Lyon County Judge-Executive Wade White announced this week he will not seek a fourth term. White, 52, is in the third year of his third term. He said he announced his decision to step down now to give others time to consider their options.
“People can start signing up to run for my position by Nov. 1. That gives them about six weeks to decide to run,” White said. “I didn’t want to surprise people with this. It’s a big decision to run, and I wanted people to have time to make that decision.”
At the end of each year, White said he analyzes his work in office and takes a “hard look at my position to ensure I am making the impact I intended,” he said. “In December 2020, I began praying over this next term and seeking wise guidance on what is best for my family as well as my county. After careful consideration I finally decided … this would be my last term.”
When he ran for judge-executive in 2010 at the urging of businessman Bill Dunning, White had a vision for Lyon County. “And I was determined to make it come to life,” he said. “This has been, and will forever be my home, and I wanted to fight for it and bring about the changes I felt were needed. It was my desire to one day step away from my position when the county was in good working order, and I have fulfilled my goals. I have fought hard for this county, and I believe I am continuing to do so by knowing when my time is done.”
White said he believes limited terms are healthy for elected officials and for their constituents. White said he has no plans to seek higher office, but he does plan to seek a position in private business or with a private advocacy organization. He didn’t rule out running for elective office again at some future date.
White has accomplished his initial goals and has set more. He cited these:
• “Because of the hard work of staff, private donations and hard-working volunteers, Lee S. Jones Park has become one of the most beautiful and cleanest parks in western Kentucky. With our newly created website, video of fiscal court meetings, and Facebook updates our transparency is second to none. Every year, we have increased our transparency to the public.”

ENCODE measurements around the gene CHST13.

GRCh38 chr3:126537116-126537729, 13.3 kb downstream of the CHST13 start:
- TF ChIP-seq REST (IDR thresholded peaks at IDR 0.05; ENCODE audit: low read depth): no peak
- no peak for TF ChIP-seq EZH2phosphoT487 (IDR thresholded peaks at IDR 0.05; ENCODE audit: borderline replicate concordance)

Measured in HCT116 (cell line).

• For a small county, Lyon’s emergency management team has updated its preparedness beyond what White thought possible. “I have had several very good emergency managers who have built upon the last one, and today we are more prepared than ever,” he said.
• Lyon County has been debt-free since 2014, making it one of the few in Kentucky that is debt-free. White credited the work of treasurer, Kathy Coursey, and finance office, Krista Grigg, and “excellent magistrates with the county remaining debt free through some very difficult financial times.”
• Communications during emergency situations have been a top priority. “I use Facebook, Code Red phone calls, radio and news media during county emergencies to make sure everyone stays informed and citizens can make wise decisions on how to protect their family and neighbors,” he said.
• The goal that has eluded White for years has been establishing fiber optic internet countywide. Now however, it appears that goal is about to be reached. “I believe we are now on the path to solving our internet problem,” White said. “The money we are now investing should cover more than half the homes out in the county. And I plan to be very aggressive during the remainder of my term in applying for more grants to expand high-speed fiber internet to as many homes/businesses as possible.”
“Until recently, the lack of internet was my biggest disappointment,” he said. “I had one project fall apart outside of my control and another project was too expensive. We would take a step forward and two steps back. But I’m so happy that we are now on the road to solving the internet issue for a large segment of the county.”